I finally got to see this movie in the bargain theaters here in El Paso on Labor Day. I originally hadn't thought much about the movie, but as time went on it had left the regular theaters here in town and I realized that I'd wished I'd gone to see it. I remember hearing several outside critics blasting the movie as horrible and wanted to judge for myself. I'm very glad I finally saw this movie.

This movie is not the usual Clash of the Titans/Jason and the Argonauts type of movie where the gods are constantly shown and portrayed as more important and powerful than the lowly humans. In fact, this movie completely ignores the so-called gods and instead places the focus where it belongs -- on the warriors themselves. I have studied the Iliad as well as other stories surrounding the mythical Trojan War since my days as an elementary school geek obsessed with mythology and Dungeons & Dragons. Instead of being targeted toward that audience this film demystifies the Trojan War and treats it in a manner in which it could have actually happened. We see that the elders who continually refer to their so-called gods come across as fools. One of the most telling lines is when Hector (Eric Bana) refers to the fact that Apollo did not strike down Achilles (Brad Pitt) for desecrating the statue. It is very telling that Hector seems to doubt the gods he has been taught to worship.

I have been a longtime critic of Brad Pitt as a second-tier talent who became famous only because of his looks, but in this film he surprised me. He is the TRUE star of the film. Achilles is easily the most interesting and entertaining character. I applaud Brad Pitt's effort in making his character a tragic hero. Achilles acknowledges that he is NOT the son of a goddess and is not immortal or invulnerable. The movie basically shows us how a rumor can blossom into a legend unto itself. Achilles' legend BECOMES immortal. He even refers to this in my favorite scene when he is inspiring his men and starts the invasion heavily outnumbered and still triumphs. Later in the same scene he scoffs at the so-called gods the Greeks and Trojans worship by decapitating the statue. I found this scene symbolic of the movie itself. The gods are nothing to both the characters and audience.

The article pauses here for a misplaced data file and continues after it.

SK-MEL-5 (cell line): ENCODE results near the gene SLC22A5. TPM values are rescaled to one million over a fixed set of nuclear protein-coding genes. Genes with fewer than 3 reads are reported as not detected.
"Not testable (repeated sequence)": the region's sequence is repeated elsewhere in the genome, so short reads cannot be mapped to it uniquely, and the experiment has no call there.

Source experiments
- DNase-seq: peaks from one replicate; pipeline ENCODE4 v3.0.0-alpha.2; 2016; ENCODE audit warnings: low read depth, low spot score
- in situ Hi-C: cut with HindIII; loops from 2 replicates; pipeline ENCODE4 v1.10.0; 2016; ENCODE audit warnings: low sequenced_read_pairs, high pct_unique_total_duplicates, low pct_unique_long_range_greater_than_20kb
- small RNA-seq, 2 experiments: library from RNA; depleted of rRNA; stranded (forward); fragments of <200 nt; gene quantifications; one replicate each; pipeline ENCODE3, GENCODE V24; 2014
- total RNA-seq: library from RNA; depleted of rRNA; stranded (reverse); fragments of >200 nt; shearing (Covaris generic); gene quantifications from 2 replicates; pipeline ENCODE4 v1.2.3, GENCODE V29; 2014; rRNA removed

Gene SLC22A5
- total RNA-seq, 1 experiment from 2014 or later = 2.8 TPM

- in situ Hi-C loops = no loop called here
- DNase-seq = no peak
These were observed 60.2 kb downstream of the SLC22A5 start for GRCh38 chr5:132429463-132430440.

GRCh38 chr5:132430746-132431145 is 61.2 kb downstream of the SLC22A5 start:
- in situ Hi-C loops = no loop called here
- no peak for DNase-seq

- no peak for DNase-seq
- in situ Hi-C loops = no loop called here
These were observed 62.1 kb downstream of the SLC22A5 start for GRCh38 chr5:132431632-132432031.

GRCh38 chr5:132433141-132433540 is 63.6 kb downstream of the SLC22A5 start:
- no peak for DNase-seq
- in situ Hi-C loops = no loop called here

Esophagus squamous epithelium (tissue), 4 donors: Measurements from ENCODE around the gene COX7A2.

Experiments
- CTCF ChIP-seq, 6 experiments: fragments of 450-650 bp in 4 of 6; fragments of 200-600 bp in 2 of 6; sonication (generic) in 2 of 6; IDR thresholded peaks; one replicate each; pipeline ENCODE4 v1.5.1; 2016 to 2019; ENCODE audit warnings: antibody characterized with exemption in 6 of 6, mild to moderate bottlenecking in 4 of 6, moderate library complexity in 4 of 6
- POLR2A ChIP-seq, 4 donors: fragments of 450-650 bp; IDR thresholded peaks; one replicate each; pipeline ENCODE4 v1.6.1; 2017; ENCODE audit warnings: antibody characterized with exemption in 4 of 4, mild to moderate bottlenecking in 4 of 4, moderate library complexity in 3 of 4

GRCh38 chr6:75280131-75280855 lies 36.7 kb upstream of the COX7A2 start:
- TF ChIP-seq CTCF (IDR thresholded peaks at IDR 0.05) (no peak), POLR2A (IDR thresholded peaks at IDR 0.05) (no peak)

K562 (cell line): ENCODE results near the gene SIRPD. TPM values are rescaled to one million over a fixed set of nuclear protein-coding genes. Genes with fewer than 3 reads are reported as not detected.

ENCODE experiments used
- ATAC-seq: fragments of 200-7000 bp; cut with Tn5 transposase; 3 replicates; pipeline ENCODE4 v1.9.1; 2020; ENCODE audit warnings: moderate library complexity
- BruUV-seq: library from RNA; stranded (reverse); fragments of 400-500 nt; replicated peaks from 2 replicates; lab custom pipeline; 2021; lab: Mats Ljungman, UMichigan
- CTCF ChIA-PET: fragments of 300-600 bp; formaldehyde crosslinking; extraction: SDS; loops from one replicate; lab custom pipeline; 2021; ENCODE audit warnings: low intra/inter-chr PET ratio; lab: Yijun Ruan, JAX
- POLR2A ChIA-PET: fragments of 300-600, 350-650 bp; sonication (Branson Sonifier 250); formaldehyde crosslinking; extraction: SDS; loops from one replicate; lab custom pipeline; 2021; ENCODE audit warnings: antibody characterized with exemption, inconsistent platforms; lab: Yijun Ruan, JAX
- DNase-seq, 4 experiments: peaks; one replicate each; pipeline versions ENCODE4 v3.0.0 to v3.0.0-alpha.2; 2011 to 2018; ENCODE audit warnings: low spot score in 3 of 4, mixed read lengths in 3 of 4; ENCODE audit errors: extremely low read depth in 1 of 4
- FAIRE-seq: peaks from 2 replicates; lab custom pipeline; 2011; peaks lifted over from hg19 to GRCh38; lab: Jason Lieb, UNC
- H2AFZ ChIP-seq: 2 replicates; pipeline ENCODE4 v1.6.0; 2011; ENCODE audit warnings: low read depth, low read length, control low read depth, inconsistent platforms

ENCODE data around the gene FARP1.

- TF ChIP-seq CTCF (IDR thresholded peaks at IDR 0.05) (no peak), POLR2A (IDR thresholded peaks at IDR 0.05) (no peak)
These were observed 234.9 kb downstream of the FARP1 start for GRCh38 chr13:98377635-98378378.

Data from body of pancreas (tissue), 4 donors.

Instead of supernatural powers and impossible feats we're treated to realism. Even Achilles' death is more realistic than in the myth. In the myth Paris does kill Achilles with an arrow, but because he has no battle skills his hand is actually guided by Apollo.

If there was one thing I did not like in this film it was the transformation of Paris into some kind of hero. Paris was a coward in the original myth and I saw no reason to transform him into an overnight hero in the movie. I guess Orlando Bloom fans wouldn't be able to bear seeing him as the bad guy and were given the uninspired transformation of Paris into a better archer than Robin Hood.

While this movie was nowhere near the epic masterpiece that the producers had hoped or that it was advertised as, it did not deserve the bad publicity it received from critics. I applaud the makers of this film and look forward to buying it on DVD.